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MBTI Introduction
 

MBTI Introduction

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Introduction to MBTI: verify best fit type, group exercises illustrating type differences, application to teams and problem-solving

Introduction to MBTI: verify best fit type, group exercises illustrating type differences, application to teams and problem-solving

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    MBTI Introduction MBTI Introduction Presentation Transcript

    • + Understanding yourself and others using the Myers-Briggs Type Indicator
    • + 2 Roger Patterson  LLB. BCom (New Zealand)  Baker & McKenzie Director of Professional Development  Formerly litigation lawyer with Baker & McKenzie  Five years before that in-house with a construction group  Qualified and Accredited Administrator of the Myers- Briggs Type Indicator Introducing…
    • + 3 Please Tell Us  Your Name  Your job title, office and responsibilities  Any experience with the MBTI Please keep your comments brief
    • + 4 At the end of this workshop you will:  Appreciate differences as expressed in MBTI types  Know your MBTI Type and of the others in the group, and the benefits  Understand the effect of Type on your legal problem solving strategies and teamwork  Identify ways to use our differences constructively Aims & Objectives
    • + 5 Method  To achieve these aims, we need firstly to understand ourselves and how we differ from other people  To help us achieve this objective we will be using the Myers-Briggs Type Indicator (MBTI) and the ideas on which it is based
    • + What Is Psychological Type? Psychological type is a model for explaining how we perceive and make sense of our external and internal experiences.
    • + Why understanding Type can be useful  Common language  Self understanding  Understand differences between people  Work better together 7
    • + The Myers-Briggs Type Indicator  Myers-Briggs Type Indicator (MBTI) is a widely used instrument  More than 60 years of Research and Development  2 million people plus complete the MBTI each year worldwide  Does not measure skill, abilities, attitudes, emotional or mental health  No preference is good or bad, better or worse 8
    • + Session agenda 8.30am – 12.00pm 1. Introduction to Type theory 2. Self-estimate of your MBTI type 3. Verification of your Best Fit MBTI type 4. Exercises illustrating Type dichotomies Coffee Break 4. The Type Problem Solving model 5. Type in Teams 6. Getting to know the Types 9
    • Type dichotomies (pairs of preferences) 10 Where do I prefer to get and focus my attention and “energy”? Extraversion/Introversion (E-I) How do I prefer to take in information? Sensing/iNtuition (S-N) What process do I prefer to use to make a decision? Thinking/Feeling (T-F) How do I prefer to deal with the world around me, my “lifestyle” Judging/Perceiving (J-P)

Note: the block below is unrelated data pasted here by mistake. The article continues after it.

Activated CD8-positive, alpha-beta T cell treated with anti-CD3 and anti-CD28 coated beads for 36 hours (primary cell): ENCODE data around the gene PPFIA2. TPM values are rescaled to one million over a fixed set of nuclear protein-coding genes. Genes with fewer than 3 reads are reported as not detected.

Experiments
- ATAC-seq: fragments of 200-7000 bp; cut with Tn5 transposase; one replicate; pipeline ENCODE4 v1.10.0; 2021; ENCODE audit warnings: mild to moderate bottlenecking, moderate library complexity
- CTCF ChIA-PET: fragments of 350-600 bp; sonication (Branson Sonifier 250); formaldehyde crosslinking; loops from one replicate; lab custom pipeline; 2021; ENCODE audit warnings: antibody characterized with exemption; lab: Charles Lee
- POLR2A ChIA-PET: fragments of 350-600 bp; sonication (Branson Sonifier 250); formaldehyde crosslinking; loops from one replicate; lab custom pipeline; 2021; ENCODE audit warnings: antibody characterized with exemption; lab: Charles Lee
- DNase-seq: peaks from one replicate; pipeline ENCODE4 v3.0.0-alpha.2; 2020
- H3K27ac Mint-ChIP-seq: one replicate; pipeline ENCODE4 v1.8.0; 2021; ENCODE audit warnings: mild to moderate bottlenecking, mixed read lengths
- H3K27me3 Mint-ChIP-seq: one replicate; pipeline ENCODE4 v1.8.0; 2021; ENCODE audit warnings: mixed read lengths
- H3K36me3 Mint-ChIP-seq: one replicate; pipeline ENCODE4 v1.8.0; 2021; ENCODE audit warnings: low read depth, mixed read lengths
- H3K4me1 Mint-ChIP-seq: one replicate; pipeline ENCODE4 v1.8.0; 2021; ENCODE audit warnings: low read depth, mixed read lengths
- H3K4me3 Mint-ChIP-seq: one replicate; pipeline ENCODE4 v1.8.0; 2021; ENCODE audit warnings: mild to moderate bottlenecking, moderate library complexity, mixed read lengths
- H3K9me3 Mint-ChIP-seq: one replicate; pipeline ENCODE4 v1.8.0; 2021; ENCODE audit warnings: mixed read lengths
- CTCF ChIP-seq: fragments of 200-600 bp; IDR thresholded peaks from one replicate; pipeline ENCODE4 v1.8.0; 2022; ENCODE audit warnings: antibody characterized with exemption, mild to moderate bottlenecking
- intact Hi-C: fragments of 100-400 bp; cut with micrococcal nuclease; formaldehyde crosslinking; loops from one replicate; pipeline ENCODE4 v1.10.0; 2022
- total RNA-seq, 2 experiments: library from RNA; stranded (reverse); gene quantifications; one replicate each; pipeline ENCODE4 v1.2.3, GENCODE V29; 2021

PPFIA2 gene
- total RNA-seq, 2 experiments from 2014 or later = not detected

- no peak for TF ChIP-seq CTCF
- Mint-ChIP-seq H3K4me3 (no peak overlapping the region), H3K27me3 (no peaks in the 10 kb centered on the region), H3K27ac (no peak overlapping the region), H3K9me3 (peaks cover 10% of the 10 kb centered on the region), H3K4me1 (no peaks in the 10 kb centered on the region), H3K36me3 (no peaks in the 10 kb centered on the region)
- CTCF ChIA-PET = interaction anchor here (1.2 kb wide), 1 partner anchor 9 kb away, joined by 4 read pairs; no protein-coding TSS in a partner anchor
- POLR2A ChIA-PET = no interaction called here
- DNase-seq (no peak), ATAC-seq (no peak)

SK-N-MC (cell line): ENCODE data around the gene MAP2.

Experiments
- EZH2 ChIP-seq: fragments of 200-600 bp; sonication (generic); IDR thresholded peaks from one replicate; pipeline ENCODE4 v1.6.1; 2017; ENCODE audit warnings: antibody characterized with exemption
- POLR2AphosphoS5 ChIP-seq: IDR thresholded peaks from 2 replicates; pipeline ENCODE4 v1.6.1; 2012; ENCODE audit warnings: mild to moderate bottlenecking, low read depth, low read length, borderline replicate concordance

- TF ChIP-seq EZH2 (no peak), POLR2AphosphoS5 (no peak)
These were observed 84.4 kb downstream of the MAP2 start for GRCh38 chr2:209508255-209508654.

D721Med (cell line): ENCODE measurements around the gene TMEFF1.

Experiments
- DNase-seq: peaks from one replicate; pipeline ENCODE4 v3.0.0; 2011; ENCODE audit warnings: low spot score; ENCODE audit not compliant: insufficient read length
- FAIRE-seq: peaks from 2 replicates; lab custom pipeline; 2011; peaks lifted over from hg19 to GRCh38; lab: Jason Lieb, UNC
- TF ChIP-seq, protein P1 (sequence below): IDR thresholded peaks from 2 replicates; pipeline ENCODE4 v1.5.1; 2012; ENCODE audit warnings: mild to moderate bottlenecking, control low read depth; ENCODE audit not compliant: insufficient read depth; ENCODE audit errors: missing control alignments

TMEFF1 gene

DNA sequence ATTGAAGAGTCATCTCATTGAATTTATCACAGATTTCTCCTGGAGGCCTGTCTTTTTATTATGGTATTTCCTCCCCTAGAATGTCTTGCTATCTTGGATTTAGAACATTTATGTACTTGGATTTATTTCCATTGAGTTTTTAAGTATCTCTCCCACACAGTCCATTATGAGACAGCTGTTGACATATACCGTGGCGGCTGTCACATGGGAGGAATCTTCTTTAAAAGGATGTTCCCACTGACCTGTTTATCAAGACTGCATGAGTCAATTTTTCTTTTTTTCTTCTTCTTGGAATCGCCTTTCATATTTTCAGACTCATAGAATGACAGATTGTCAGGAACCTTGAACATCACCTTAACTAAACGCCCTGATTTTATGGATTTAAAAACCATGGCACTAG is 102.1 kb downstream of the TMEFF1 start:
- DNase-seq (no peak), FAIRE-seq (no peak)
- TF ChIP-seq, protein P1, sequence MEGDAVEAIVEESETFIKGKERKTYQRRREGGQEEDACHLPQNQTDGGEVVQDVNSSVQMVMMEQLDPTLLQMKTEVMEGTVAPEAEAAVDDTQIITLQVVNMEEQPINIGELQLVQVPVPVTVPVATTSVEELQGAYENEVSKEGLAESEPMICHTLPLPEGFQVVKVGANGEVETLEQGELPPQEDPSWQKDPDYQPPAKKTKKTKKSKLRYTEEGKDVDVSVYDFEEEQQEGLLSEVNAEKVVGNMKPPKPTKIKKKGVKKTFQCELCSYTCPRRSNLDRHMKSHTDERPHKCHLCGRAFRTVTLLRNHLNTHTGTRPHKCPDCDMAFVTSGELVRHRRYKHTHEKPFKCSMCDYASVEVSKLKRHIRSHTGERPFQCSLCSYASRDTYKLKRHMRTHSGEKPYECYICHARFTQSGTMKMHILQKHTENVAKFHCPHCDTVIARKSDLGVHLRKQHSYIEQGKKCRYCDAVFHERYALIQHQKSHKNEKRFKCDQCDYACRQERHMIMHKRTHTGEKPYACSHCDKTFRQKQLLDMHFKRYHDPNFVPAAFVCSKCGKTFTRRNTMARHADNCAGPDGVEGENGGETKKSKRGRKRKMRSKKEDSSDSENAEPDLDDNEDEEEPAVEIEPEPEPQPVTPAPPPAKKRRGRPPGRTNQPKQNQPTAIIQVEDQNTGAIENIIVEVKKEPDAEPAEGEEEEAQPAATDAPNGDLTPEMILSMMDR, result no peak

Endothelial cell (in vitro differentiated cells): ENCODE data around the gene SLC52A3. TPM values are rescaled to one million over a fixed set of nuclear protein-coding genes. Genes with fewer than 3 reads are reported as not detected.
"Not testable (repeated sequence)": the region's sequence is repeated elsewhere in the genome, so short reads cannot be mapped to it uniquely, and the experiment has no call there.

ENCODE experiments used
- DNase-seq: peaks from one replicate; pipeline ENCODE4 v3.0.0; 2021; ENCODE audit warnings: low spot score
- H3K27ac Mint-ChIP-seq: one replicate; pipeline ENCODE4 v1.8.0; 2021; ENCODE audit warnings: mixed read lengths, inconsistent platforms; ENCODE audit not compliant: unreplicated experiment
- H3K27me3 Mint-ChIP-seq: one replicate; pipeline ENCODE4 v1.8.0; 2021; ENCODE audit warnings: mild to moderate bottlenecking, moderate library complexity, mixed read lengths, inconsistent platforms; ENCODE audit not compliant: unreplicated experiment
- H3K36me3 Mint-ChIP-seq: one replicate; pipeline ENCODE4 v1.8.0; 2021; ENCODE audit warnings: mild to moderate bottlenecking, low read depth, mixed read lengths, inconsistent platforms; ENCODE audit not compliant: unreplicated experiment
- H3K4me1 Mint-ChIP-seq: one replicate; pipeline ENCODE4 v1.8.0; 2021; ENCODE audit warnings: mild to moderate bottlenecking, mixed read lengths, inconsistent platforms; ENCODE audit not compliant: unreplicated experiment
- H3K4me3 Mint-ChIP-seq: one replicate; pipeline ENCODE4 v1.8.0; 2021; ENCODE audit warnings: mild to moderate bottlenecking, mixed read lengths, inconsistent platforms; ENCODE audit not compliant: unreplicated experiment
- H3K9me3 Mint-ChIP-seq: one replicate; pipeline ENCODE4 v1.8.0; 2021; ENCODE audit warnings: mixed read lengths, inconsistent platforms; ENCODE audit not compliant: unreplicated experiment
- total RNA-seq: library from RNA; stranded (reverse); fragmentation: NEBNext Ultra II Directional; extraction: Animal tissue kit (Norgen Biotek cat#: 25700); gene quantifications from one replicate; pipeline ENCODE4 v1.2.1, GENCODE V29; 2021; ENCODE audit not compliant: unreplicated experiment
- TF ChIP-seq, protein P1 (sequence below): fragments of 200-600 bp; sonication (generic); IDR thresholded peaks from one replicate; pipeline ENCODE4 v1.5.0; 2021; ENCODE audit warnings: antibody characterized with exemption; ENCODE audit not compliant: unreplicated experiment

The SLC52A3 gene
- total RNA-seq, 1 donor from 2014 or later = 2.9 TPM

• + Type dichotomies  Are innate, like “handedness”  Are accessible to everyone, but usually not with the same level of comfort  Are not the same as skills, abilities or traits, which have magnitude that can be measured  Interact with and are shaped by environmental influences:  family  country  education…and others 11
    • 12 Type dichotomies  According to MBTI Type theory, our preferences do not change – they stay the same over our lifetime.  What changes is how we use our preferences and often the accuracy with which we can measure the clarity of our preferences  The confounding variable – environment! Next: → Self Assessment
    • Direction we focus our attention and energy - Think – Speak – Think - Start the problem-solving process individually - Seek time for quiet concentration - Can appear quiet and reserved (contained) - Keep matters to themselves 13 Extraversion E Outer world vs. Introversion I Inner world - Speak – Think – Speak - Start problem-solving as a group - Like energetic environments - Appear friendly and open (expressive) - Let others know what they are thinking
    • 14
    • + Self assess – which is your preference? 15 Extroversion Introversion E I x
    • How we prefer to gather information - Consider the wider impact of information - Patient with abstract theory - Focus on change/improvement - Easily convinced by the value of innovation - Strategic outlook - End goal, Intuitive leaps and bounds 16 Sensing S Realistic, facts vs Intuitive N Abstract, theories - Like to deal with practical matters in the here and now - Good at focusing on facts, detail - Pragmatic problem solvers - Favour conventional approaches - Need convincing of the value of new techniques - Step by step, build to conclusion
    • 17 17
    • + Self assess – which is your preference? 18 Sensing Intuition S N x
    • The way we make decisions - Decisions with a person- centered and values based process - Fit in with group and seek to maximise group harmony - Accommodating and helpful - Supportive - Won‟t fight every corner - Subjective 19 Thinking T Logical/analytical vs. Feeling F Personal, values - Decisions based on logical and reasoned analysis of the facts - Try to remove sentiment from decisions - Not afraid to be unpopular in pursuit of the truth - Take a critical stance - Value efficiency and accurate analysis to achieve group goals